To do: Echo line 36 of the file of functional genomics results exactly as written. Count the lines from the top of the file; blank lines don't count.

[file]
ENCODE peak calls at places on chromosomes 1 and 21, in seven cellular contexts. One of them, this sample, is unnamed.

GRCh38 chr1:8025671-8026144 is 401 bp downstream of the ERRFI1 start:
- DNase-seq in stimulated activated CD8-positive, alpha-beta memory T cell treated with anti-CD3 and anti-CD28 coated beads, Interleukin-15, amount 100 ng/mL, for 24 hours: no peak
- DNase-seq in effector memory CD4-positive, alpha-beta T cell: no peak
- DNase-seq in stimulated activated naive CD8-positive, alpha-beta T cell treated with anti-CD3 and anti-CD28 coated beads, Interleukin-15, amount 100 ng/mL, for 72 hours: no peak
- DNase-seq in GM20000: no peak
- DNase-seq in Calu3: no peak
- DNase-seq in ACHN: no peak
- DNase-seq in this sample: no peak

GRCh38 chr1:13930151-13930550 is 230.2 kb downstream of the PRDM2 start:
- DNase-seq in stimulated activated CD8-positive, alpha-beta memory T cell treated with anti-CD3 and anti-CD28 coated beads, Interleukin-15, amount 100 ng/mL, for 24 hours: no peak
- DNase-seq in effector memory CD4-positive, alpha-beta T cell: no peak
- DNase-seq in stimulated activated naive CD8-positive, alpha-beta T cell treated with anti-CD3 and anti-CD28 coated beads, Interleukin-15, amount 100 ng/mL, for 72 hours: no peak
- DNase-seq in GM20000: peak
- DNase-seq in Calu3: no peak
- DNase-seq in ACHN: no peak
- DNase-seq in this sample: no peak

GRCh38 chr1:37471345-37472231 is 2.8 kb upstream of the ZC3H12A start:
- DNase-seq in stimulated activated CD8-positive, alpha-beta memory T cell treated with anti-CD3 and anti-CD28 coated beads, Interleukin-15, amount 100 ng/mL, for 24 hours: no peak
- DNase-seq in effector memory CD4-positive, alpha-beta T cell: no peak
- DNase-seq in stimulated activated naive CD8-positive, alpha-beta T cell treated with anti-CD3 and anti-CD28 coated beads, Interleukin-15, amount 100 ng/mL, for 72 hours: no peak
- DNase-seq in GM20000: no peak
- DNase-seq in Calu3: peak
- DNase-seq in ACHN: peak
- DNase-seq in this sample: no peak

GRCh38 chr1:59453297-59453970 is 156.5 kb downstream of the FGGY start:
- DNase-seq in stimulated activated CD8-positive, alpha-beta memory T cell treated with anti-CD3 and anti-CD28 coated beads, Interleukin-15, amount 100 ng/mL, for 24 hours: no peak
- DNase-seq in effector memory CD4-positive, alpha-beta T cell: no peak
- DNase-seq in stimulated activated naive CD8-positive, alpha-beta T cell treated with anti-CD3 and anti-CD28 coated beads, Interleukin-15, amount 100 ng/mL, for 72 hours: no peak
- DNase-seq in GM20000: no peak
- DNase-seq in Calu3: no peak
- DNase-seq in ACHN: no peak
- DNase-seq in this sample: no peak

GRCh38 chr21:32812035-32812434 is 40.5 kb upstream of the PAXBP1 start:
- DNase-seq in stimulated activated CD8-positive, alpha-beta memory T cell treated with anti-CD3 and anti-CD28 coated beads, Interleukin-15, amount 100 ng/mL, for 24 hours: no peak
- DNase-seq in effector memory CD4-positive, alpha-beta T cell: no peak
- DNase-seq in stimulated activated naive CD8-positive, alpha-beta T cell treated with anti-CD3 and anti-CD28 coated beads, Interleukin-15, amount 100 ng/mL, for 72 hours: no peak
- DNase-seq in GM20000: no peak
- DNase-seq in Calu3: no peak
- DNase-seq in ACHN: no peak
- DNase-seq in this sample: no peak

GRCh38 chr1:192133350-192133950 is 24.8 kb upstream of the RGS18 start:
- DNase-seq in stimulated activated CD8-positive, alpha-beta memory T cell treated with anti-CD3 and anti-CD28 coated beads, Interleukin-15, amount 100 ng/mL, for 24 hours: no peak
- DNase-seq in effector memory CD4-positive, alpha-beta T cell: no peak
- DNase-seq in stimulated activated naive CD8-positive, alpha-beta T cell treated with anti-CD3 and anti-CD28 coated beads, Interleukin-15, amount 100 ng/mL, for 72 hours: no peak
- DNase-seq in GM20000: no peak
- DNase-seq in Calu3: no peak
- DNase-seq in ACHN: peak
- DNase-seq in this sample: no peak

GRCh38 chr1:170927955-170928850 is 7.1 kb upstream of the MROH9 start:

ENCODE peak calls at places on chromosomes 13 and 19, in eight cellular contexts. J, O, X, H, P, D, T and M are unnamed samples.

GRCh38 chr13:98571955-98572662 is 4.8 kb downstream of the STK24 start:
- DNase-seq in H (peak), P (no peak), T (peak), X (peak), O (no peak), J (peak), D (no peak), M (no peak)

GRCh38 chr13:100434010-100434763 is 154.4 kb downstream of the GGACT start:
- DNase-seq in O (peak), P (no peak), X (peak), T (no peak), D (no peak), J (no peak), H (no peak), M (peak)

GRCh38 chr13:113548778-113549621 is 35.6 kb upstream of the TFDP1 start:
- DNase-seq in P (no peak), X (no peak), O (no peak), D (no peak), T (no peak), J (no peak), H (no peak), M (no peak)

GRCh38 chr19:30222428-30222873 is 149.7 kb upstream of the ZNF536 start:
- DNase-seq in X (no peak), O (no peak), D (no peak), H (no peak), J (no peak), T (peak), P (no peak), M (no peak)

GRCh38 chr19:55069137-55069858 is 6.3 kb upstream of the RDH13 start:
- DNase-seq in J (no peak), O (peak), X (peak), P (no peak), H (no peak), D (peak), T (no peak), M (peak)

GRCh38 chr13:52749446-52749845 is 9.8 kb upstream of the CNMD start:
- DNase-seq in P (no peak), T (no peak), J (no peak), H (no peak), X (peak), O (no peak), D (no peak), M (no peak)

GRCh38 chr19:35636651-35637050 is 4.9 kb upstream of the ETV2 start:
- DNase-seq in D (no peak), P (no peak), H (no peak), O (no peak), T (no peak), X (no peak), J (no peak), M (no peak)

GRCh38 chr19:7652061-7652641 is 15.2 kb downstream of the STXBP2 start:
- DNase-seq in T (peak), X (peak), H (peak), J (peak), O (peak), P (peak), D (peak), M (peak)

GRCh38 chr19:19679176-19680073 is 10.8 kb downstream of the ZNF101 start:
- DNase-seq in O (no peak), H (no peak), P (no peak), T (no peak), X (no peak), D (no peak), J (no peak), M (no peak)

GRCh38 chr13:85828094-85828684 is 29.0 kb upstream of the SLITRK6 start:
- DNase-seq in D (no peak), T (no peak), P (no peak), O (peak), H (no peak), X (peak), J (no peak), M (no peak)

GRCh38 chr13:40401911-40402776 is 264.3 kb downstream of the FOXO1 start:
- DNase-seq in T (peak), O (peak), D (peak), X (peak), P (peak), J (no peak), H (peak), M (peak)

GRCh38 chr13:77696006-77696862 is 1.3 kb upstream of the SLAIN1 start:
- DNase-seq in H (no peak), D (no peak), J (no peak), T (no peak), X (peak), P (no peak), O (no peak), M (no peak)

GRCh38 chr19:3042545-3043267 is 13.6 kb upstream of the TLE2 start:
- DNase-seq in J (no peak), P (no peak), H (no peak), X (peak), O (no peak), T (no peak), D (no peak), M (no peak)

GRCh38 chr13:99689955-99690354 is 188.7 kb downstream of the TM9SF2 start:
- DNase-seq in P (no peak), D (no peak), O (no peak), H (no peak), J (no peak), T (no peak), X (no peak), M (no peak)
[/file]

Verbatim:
- DNase-seq in effector memory CD4-positive, alpha-beta T cell: no peak